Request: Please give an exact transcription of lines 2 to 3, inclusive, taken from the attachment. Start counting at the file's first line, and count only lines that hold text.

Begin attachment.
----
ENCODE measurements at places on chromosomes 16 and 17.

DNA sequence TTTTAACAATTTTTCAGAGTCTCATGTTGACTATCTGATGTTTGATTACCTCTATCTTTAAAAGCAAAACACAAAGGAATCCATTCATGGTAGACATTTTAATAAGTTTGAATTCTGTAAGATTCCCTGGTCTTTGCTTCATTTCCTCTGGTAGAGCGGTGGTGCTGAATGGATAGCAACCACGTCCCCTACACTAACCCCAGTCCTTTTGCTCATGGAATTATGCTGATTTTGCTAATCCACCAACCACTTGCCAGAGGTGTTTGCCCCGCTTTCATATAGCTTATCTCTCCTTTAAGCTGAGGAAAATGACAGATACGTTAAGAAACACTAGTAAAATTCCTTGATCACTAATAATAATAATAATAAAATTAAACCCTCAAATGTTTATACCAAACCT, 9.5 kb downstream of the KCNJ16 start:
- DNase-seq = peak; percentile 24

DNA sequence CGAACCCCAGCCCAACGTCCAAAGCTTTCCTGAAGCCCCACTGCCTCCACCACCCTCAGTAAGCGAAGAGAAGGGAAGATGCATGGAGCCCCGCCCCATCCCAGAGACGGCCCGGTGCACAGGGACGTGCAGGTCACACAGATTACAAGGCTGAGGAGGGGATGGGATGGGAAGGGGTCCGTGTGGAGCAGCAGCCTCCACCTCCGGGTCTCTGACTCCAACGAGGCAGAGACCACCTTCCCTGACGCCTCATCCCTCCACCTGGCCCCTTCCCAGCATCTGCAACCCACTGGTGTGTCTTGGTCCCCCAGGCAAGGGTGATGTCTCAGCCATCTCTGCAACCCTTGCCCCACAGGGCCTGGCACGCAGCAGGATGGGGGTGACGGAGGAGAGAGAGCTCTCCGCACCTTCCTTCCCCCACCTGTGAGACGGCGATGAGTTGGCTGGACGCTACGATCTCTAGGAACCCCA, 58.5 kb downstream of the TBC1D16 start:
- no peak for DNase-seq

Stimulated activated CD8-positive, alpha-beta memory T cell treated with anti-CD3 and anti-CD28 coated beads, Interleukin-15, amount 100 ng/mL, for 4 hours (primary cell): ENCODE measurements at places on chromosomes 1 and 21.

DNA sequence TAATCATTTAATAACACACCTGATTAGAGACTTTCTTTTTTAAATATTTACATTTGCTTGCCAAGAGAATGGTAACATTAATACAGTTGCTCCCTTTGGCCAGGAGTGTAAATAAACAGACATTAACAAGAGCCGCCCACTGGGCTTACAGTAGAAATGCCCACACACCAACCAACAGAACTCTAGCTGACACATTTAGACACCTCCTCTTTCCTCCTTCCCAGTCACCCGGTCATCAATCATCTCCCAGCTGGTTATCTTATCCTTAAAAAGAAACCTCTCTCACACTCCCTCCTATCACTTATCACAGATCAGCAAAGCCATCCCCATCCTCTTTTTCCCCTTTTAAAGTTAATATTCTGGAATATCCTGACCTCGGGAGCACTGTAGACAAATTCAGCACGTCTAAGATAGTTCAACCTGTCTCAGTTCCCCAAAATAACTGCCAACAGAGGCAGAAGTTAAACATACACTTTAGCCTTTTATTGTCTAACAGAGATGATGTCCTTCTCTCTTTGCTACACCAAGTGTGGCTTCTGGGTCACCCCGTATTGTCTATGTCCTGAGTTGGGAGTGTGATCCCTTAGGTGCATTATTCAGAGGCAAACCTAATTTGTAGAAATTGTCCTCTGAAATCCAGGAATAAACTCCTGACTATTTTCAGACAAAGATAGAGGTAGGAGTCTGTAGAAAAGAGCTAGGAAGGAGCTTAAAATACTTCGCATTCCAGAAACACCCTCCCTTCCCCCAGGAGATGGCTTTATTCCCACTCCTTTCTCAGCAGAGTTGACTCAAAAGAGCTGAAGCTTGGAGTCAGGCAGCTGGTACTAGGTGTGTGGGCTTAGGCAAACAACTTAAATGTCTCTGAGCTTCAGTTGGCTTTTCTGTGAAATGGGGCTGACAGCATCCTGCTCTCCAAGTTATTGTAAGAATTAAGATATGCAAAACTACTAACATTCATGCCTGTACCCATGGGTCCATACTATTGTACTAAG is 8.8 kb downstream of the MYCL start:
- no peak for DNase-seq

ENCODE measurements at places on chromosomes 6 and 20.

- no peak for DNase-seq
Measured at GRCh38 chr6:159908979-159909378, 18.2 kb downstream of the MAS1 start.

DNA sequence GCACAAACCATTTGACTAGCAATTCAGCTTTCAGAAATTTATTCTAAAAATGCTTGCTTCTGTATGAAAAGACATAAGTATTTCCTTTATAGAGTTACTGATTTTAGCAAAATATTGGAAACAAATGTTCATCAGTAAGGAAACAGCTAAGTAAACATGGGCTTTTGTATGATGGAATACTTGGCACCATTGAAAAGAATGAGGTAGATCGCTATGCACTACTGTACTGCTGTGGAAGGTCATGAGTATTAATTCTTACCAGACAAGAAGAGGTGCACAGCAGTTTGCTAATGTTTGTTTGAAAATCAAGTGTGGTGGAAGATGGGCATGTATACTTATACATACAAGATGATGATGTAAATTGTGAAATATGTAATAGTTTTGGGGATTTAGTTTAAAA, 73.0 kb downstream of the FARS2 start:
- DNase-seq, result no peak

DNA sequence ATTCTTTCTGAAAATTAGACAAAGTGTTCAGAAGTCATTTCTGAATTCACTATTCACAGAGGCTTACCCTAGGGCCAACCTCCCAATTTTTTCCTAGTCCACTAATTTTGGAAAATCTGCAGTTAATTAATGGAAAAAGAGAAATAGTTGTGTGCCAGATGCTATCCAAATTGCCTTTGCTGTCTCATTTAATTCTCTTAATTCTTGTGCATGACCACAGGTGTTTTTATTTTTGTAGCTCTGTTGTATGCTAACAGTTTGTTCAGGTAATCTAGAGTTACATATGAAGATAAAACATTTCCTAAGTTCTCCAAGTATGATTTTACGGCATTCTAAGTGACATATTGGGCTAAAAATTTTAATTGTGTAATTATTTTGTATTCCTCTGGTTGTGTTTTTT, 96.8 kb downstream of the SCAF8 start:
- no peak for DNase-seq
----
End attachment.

DNA sequence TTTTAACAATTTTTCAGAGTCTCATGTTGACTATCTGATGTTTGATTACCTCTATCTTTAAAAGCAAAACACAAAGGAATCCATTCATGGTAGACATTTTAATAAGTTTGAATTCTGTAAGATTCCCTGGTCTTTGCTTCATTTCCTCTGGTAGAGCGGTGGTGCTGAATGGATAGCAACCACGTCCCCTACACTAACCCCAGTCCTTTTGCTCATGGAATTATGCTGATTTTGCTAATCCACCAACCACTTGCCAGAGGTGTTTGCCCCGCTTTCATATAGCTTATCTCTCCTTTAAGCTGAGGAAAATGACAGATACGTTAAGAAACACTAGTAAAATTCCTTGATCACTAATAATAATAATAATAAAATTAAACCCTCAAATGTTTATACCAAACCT, 9.5 kb downstream of the KCNJ16 start:
- DNase-seq = peak; percentile 24